Mental Illness Doesn't Kill, Sin Kills

This summer in the United States, we have seen an uptick in violence as the news has reported about gun deaths, mass shootings, and numerous atrocities. Within this wave of crisis, we have seen many people want to identify why we are having problems. Some say it's video games, while others say it is because of gun sales and ownership. One idea that has come out of the political sphere is that mass shootings are due to mental health needs. And as someone who pushes for more and more mental health awareness within my own community as well as the Church, I want to make sure the record is straight on this topic.

It's important that we understand how our words can not only build up people, but tear them down. Sometimes, we as Christians intentionally or unintentionally harm our brothers and sisters who struggle with mental illness by what we say about them. So I want this article to empower those brothers and sisters, as well as open the door for conversation with everyone else who can be a support.

The Old Data

It should be noted this is not the first time we have written on the topic of mental illness and violence or if mental illness leads to shootings. A couple of the findings that came out of those posts are slowly starting to circulate through online news and mainstream media in very inconsistent chunks. But as people who advocate for others with special needs, mental illness, substance misuse, and developmental delays, we need to understand the whole story. Here are some old facts, along with the new research for our culture and our churches.

  • The available research suggests that persons with mental illness are two to three times more likely to exhibit violent behavior than those without mental illness, but the vast majority (93-98%) never become violent.

  • Mental illness is strongly associated not with an increased risk of homicide, but with an increased risk of suicide. Each year approximately 32,000 people in the U.S. are killed with guns—about 19,000 of them by their own hand.

  • The bottom line: If we could eradicate all mental illness, we would reduce acts of violence by approximately 4%. 96% of the violence that currently occurs in the general population would continue to occur.

The New Collaborative Data

Since these recent crises, important research results have come out which further support the need for mental health awareness around violence, as well as not shifting the blame to those who are different and therefore must be the problem.

  1. Pew Research: Pew Research did a study recently on general gun deaths in the United States that dispelled a lot of false claims out there right now. Gun-related death rates are actually not at an all-time high, though the media has increasingly covered gun-related deaths:

“While 2017 saw the highest total number of gun deaths in the U.S., this statistic does not take into account the nation’s growing population. On a per capita basis, there were 12 gun deaths per 100,000 people in 2017 – the highest rate in more than two decades, but still well below the 16.3 gun deaths per 100,000 people in 1974, the highest rate in the CDC’s online database.”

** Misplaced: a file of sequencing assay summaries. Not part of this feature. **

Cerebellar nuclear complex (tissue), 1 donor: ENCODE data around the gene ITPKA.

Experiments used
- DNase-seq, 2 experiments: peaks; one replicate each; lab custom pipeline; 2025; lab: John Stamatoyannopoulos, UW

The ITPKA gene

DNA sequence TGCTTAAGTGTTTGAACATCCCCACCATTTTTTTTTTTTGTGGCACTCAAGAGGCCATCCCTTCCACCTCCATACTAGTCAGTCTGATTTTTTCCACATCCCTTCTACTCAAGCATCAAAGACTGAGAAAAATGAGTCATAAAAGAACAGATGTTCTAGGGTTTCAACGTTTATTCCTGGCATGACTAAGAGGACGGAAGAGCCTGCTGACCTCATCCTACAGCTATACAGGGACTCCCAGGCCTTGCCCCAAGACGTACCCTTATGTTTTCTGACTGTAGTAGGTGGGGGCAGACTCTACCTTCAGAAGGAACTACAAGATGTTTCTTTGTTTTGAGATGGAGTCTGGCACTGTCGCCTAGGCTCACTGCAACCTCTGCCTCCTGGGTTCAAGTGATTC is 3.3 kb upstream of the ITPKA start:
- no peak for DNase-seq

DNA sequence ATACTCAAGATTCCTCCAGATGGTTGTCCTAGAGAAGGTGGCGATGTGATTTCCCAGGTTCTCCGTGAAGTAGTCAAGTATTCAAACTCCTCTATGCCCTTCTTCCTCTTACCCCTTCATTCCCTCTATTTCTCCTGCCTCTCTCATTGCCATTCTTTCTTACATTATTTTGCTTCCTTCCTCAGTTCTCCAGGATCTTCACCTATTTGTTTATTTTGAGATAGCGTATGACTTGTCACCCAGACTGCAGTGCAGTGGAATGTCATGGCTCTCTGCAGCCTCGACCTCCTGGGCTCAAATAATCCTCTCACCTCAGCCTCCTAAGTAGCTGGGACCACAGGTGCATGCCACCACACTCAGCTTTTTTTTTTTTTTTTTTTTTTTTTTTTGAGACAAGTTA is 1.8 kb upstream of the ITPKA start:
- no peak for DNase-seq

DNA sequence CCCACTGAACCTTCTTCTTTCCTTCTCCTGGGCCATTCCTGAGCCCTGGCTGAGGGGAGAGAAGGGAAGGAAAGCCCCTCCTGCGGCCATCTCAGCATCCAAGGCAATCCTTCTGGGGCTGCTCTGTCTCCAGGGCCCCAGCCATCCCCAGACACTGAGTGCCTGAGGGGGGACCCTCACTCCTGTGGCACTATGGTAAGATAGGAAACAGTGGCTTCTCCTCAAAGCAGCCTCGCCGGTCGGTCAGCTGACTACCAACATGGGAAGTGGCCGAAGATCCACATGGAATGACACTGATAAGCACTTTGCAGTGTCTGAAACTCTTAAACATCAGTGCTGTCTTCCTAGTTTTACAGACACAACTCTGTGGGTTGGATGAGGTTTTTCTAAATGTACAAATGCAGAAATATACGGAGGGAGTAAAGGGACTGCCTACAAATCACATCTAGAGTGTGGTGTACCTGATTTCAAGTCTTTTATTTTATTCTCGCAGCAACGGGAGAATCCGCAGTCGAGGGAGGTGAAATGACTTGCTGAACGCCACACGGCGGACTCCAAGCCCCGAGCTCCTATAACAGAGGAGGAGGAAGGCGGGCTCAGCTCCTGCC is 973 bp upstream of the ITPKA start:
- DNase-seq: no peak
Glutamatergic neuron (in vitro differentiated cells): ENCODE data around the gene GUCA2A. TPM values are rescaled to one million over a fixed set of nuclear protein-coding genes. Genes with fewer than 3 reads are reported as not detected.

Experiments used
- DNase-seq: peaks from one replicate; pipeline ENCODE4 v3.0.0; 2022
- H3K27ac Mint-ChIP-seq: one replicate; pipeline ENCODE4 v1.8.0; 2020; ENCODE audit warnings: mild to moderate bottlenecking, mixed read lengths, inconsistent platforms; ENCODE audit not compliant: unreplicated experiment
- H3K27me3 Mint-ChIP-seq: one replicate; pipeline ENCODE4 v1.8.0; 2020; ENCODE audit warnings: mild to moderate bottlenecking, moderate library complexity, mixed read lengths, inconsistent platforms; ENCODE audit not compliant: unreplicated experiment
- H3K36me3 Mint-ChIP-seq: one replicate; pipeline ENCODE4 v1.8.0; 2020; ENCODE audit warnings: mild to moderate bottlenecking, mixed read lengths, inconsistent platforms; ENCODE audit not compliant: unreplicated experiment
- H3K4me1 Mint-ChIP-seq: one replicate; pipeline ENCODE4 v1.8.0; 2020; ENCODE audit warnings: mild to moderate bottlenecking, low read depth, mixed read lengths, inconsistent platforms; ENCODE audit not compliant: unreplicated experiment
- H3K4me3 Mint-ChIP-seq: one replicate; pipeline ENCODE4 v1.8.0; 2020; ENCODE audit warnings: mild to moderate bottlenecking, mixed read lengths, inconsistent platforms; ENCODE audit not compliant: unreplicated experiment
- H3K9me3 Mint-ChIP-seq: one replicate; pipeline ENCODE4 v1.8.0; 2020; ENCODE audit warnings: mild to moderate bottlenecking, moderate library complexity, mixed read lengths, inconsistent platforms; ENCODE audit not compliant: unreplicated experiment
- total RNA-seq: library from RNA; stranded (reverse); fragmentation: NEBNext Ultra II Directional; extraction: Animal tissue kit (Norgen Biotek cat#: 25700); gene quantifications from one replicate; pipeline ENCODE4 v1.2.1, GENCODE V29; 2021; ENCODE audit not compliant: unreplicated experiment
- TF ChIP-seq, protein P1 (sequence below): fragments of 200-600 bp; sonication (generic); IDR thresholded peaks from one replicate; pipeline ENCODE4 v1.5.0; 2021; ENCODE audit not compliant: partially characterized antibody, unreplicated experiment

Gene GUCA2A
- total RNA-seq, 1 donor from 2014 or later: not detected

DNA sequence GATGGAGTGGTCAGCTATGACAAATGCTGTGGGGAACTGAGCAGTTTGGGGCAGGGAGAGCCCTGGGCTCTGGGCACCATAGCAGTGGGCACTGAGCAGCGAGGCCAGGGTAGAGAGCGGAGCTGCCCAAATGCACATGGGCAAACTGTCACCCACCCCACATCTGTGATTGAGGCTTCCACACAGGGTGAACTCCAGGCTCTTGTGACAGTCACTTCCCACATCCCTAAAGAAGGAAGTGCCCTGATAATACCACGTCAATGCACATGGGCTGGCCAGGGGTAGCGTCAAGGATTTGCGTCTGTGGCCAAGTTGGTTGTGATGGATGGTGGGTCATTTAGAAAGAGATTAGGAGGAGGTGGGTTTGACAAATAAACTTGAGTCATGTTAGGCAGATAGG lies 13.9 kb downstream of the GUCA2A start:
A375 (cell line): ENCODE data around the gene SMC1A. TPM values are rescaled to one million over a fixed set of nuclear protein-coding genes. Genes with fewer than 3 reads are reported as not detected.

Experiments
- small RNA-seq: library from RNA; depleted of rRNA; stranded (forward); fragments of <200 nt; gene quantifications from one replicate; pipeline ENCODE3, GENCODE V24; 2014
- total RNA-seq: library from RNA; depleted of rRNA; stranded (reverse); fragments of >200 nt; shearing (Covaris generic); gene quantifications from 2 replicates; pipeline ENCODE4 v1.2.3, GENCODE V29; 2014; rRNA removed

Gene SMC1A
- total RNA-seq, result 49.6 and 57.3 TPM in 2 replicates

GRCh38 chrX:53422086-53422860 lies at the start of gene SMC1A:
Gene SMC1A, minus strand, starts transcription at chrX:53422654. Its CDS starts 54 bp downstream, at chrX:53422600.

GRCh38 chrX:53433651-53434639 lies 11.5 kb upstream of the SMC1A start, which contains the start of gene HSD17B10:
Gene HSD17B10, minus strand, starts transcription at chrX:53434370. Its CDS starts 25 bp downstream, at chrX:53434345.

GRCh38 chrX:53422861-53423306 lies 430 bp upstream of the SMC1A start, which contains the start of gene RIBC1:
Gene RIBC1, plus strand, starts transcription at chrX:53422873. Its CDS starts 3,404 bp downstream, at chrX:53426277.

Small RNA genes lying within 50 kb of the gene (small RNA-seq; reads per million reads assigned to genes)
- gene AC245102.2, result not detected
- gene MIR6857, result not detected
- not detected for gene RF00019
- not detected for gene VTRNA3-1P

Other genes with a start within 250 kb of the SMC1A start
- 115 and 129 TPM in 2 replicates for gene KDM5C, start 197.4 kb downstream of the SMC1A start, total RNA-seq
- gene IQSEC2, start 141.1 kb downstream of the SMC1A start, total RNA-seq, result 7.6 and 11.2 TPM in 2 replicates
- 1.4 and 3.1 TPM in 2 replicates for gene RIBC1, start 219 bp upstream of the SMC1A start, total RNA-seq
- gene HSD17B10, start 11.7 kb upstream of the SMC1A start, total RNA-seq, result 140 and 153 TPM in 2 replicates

Note the graph below that they are referring to with the data in the quote above:

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2. Barna Group: Barna Group’s first research study explored in 2016 school violence and did a poll on the perception of what causes school violence, solely on the surveyed individuals’ opinions. Notice the disconnect between 4% of people having mental illness symptoms versus the perception of upwards of 48%?

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Barna then did a survey in July 2019 of U.S. adults’ experience with hate speech, emotional and verbal abuse. The graph below only captures the initial component of the survey, it breaks it down further and is super insightful, but ultimately the Internet, politics, and the media are the sources of this hate speech—not people with mental illness.

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3. American Journal of Public Health: This article is the initial reason for writing this post and I wanted to finish it here. It's titled Mental Illness, Mass Shootings, and the Politics of American Firearms from 2015. Study after research study goes against definitive statements that violence is directly associated with mental illness.

I love how the article summarizes the discussion in the end:

“Our review also suggests that the stigma linked to guns and mental illness is complex, multifaceted, and itself politicized, in as much as the decisions about which crimes US culture diagnoses as “crazy” and which it deems “sane” are driven as much by the politics and racial anxieties of particular cultural moments as by the workings of individual disturbed brains. Beneath seemingly straightforward questions of whether particular assailants meet criteria for particular mental illnesses lay ever-changing categories of race, gender, violence, and, indeed, of diagnosis itself.”

If our response is to blame the mentally ill and lock them all up, as has been touted by many, that is a thermometer for the cultural view and understanding of how to deal with problems, as well as their approach to mental health and fear. We need to look at our blind spots, biases, and own responses to fear as we work with people who are troubled, with or without a mental health diagnosis.

I'll end with one last statement. I believe this completely and would love to have a conversation in the comments about all of the research, as well as my personal conclusion on the violence. For me it comes down to this: Mental illness does not kill, sin kills. Let's keep that straight.

Jeremy Smith is a clinical mental health counselor in Ohio and founder of